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  • Writer's pictureTerry O'Neil

NJ Schools Scrimmaging Like Rams-Raiders

For the first time ever in high school football, a statewide series of no-tackling "thud" scrimmages is being played during the current pre-season.  The schedule of four New Jersey scrimmages begins this morning with Timber Creek High at Willingboro Highand will continue through August 27.

Rules of engagement in "thud" are full pads, full speed, all contact above the waist, no tackling to the ground, everyone stays on his feet; a play is whistled dead when defenders wrap or tag a ball carrier, holding him upright.  "Thud" is the practice format preferred by nearly all NFL teams, even though they are permitted full contact every day in training camp.  It's the format on display this week in HBO's Hard Knocks coverage of a Los Angeles Rams-Oakland Raiders joint practice (see image above).

The New Jersey initiative is inspired by new contact limits which are the most restrictive in the history of the game at any level.  Reaction among New Jersey coaches has been overwhelmingly positive:

Buena Regional High Coach Jon Caputo last week told the Press of Atlantic City that his team has not tackled in practice for the past four years.  He said, "I'm all for this.  I feel like last season we had our best tackling team yet.  It won't affect the game if you teach it right in practice.  I don't think it'll make the game any less physical.  It's still going to be the same game Friday night and Saturday."

Midland Regional High Coach Chuck Smith was quoted:  "I think it's very beneficial.  The number one priority has always been the safety of our players.  Right now, there are a lot of safety concerns in this sport, and something has to be done about it."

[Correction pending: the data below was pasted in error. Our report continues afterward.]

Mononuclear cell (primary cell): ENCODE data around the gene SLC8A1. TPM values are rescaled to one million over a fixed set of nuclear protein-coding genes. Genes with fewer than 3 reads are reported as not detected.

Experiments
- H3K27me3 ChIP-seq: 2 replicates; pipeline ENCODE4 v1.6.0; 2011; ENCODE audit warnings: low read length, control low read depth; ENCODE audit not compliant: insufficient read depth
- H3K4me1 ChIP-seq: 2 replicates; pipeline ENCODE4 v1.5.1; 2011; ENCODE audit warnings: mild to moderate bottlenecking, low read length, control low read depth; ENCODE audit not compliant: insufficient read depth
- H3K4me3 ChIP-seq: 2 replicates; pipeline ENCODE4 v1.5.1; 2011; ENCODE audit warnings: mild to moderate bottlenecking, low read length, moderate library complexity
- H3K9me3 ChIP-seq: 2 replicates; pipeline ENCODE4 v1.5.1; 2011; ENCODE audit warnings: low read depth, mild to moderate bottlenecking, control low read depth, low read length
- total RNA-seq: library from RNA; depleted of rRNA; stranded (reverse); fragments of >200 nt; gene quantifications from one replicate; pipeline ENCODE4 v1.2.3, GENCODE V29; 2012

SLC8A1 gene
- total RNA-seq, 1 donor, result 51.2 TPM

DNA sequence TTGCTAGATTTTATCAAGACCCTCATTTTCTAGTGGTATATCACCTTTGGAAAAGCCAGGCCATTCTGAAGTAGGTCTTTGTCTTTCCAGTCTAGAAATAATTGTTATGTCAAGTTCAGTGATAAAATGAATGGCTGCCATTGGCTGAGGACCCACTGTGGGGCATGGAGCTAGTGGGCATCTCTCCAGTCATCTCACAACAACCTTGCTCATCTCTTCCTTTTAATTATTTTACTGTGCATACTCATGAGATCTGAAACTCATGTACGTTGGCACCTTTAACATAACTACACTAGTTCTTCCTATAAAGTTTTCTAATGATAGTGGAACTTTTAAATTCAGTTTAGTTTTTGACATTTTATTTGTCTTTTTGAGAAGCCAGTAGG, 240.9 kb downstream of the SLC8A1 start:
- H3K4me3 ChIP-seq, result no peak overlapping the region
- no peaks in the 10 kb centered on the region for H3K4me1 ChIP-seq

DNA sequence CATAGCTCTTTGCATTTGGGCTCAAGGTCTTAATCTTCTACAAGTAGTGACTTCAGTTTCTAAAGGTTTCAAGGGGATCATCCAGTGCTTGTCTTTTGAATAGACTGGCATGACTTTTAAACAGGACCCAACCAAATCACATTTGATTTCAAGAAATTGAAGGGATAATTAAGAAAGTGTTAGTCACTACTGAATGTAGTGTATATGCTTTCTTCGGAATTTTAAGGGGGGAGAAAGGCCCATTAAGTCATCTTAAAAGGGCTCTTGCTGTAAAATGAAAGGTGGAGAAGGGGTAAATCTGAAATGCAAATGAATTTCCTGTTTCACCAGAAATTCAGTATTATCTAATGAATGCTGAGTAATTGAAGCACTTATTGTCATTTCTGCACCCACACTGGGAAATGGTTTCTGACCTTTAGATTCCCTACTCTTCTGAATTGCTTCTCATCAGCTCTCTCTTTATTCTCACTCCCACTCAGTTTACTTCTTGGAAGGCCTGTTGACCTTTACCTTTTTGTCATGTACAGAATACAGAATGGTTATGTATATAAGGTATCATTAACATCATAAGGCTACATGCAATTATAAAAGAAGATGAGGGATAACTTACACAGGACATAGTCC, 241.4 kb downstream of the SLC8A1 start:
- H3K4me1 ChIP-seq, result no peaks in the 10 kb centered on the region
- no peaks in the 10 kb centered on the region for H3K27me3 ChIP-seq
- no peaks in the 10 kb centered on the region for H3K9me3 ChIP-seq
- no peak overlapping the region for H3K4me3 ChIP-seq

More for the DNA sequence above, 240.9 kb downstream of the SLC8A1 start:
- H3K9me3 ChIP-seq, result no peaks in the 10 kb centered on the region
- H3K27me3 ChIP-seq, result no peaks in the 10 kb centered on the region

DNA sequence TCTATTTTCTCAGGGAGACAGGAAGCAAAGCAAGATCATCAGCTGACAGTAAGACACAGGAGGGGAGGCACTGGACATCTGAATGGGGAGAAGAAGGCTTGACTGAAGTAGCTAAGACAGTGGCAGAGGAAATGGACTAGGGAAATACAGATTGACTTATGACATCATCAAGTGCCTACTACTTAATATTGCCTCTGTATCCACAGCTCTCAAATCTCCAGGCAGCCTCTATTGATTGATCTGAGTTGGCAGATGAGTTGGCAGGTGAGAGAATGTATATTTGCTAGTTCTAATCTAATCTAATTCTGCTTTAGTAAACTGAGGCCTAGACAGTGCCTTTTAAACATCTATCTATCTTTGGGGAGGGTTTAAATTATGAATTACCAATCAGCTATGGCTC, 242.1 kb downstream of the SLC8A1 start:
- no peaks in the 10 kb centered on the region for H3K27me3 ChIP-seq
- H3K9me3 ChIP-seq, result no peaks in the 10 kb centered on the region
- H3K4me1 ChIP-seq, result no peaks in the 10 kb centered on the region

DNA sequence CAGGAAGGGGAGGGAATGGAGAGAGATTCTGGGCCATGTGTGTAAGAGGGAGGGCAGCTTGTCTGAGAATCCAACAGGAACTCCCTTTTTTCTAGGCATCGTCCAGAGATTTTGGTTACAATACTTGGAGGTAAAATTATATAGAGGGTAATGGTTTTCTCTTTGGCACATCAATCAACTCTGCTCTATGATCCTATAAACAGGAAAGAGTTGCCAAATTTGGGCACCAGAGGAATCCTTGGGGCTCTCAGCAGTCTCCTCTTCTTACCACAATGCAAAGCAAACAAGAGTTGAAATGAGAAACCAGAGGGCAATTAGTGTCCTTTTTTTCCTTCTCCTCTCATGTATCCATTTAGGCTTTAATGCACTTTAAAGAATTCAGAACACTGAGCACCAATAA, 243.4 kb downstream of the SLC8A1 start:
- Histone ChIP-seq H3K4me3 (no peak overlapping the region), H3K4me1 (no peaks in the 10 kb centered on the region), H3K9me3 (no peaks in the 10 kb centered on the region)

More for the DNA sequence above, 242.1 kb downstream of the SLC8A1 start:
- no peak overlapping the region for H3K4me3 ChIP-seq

Lakeland Regional High Coach Tom McCormack messaged:  "We use sleds, doughnuts (tackle rings), shields and weebles (stand-up, self-righting dummies) to promote better skills and tackling, instead of hitting player-on-player all the time." Bordentown High Coach Skip Edwards, who attended New York Giants Coach Pat Shurmur's presentation in April to the New Jersey Football Coaches Association (NJFCA) Clinic, messaged, "We're going to try to practice like Pat Shurmur explained."

California Participation Drop: 12% in 4 Years

The California Interscholastic Federation (CIF), governing body of state athletics, earlier this month reported that California high school football participation dropped by 3.1% in 2018 to a 20-year low.  Over the past four seasons, the decline is 12%, totaling more than 12,000 players.

Eric Sondheimer, prep sports columnist for the Los Angeles Times, tweeted, "The decline is real and serious."

What to do about it?

USA Today's Cam Smith wrote, "'s time for everyone to think more creatively about how to get student-athletes involved in the game.  There isn't a perfect answer, but it's definitely time for California to try something more drastic to arrest the slide."

PLP founder Terry O'Neil responded, "The 'something more drastic' that USA Todayadvocates may be a sharp reduction in practice contact.  California recently reduced from 180 full-contact minutes in regular season to 90.  But the national standard was established this year when Michigan went to 30 minutes and New Jersey to 15.  Before signing consent forms, parents want to know that everything possible is being done to protect their children.  Reduced practice contact sends the correct message."

Later this month, the National Federation of High Schools (NFHS) will release 2018 participation data for all 50 states. 

Jon Gruden on Practicing Full Speed in Shorts

During a training camp news conference this month, Oakland Raiders Coach Jon Gruden spoke about practicing full speed in shorts (no pads), a format he first appreciated as an offensive assistant with the San Francisco 49ers in 1990.  Gruden said:

"You've got to practice in shorts, and you've got to practice with speed in shorts.  And if you know how to do it, and you practice doing it, and you enforce how you do it, you got a chance to really be good at it.  That's the one thing I took from the 49ers when I was there years ago.  We had all these Hall of Fame great players, and they practiced fast, and they practiced in baseball hats!  Jerry Rice and Ronnie Lott.  There were never collisions.  There was a lot of respect and cooperation, and a lot of intelligence about how they wanted to get things done.  We've shown video of old 49ers film, we've shown good and bad examples of our stuff, and around the League.  And guys are getting better at it."

Here's a link to this 40-second sound bite from Gruden:

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